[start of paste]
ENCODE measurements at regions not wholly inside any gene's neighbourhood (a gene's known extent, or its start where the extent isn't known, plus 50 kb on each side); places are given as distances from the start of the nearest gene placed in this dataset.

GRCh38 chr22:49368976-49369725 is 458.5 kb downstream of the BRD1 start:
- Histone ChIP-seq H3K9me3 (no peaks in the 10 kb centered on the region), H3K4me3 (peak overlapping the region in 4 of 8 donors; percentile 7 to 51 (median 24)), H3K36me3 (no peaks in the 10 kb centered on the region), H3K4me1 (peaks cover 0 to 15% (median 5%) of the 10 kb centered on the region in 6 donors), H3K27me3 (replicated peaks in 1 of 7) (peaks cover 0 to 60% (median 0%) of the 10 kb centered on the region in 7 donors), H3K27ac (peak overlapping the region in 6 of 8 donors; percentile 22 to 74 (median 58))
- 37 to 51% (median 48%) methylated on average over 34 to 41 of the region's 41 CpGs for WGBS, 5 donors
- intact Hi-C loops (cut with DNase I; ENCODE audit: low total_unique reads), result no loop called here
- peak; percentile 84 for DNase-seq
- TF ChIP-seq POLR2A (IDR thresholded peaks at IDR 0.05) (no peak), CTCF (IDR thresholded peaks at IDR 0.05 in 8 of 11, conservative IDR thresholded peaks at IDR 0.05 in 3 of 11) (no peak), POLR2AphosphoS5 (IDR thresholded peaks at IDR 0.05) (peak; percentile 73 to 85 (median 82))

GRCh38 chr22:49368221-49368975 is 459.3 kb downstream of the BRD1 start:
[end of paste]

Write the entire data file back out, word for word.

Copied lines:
ENCODE measurements at regions not wholly inside any gene's neighbourhood (a gene's known extent, or its start where the extent isn't known, plus 50 kb on each side); places are given as distances from the start of the nearest gene placed in this dataset.

GRCh38 chr22:49368976-49369725 is 458.5 kb downstream of the BRD1 start:
- Histone ChIP-seq H3K9me3 (no peaks in the 10 kb centered on the region), H3K4me3 (peak overlapping the region in 4 of 8 donors; percentile 7 to 51 (median 24)), H3K36me3 (no peaks in the 10 kb centered on the region), H3K4me1 (peaks cover 0 to 15% (median 5%) of the 10 kb centered on the region in 6 donors), H3K27me3 (replicated peaks in 1 of 7) (peaks cover 0 to 60% (median 0%) of the 10 kb centered on the region in 7 donors), H3K27ac (peak overlapping the region in 6 of 8 donors; percentile 22 to 74 (median 58))
- 37 to 51% (median 48%) methylated on average over 34 to 41 of the region's 41 CpGs for WGBS, 5 donors
- intact Hi-C loops (cut with DNase I; ENCODE audit: low total_unique reads), result no loop called here
- peak; percentile 84 for DNase-seq
- TF ChIP-seq POLR2A (IDR thresholded peaks at IDR 0.05) (no peak), CTCF (IDR thresholded peaks at IDR 0.05 in 8 of 11, conservative IDR thresholded peaks at IDR 0.05 in 3 of 11) (no peak), POLR2AphosphoS5 (IDR thresholded peaks at IDR 0.05) (peak; percentile 73 to 85 (median 82))

GRCh38 chr22:49368221-49368975 is 459.3 kb downstream of the BRD1 start: